Ann and Bridget were reunited and I have never seen Bridget so excited to go home.

Raymond is a hero.

It was very scary in those moments when we didn’t know where Bridget was. The Weekend Terrier Group is close and we care so much about each other’s dogs. It was a very emotional moment to see Bridget come trotting down the road with Raymond.

We are so glad she is home safe and sound with Ann.


Your Scottie Dogs

by SandraF on March 30, 2014 · 7 comments

in About the Scottie News

Hi everyone,

The greatest benefit to writing this blog is receiving your comments sharing information about your Scotties. I love hearing about your dogs and your experiences.

Cindy wrote to the Scottish Terrier News that she was interested in getting a Scottie. She was a Cocker Spaniel Breeder but now wanted a little Scottie.

I wanted to share with you pictures of her new addition. His name is Angus.

Cindy is looking for any tips for house training this little guy.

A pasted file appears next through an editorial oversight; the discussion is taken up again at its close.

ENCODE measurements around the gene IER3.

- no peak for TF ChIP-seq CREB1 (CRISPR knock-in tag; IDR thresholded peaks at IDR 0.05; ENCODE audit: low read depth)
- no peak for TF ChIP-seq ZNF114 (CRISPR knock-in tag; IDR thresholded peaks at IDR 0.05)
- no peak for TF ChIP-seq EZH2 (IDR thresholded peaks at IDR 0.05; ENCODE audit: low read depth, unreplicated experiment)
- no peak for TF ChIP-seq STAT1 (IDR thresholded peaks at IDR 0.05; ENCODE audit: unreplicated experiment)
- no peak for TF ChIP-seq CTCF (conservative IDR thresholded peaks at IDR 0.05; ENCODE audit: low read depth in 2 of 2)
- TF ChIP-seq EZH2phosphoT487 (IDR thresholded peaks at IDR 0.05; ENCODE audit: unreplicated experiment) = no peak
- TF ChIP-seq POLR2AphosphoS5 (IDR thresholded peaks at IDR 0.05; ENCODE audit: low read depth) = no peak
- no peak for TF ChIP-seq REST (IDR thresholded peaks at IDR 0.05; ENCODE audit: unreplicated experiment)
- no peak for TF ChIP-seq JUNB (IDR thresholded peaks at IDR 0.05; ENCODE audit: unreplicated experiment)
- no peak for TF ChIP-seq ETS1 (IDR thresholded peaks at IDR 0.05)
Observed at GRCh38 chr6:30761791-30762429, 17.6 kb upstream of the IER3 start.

My tip was to use pee pads by the door that is going to be used to take the dog out. Once the puppy runs to the pee pad by the door, I just take them out. They get used to outside and I eventually remove the pee pad. Abby took to this right away and was house trained pretty quickly.

Please share any tips and tricks with us that you found in training your dogs.

Hi, I'm Angus

Hi, I’m Cindy’s Angus

What a cutie!

What a cutie!

That Scottie Face

That Scottie Face


The Last Woof

by SandraF on March 26, 2014 · 4 comments

in About the Scottie News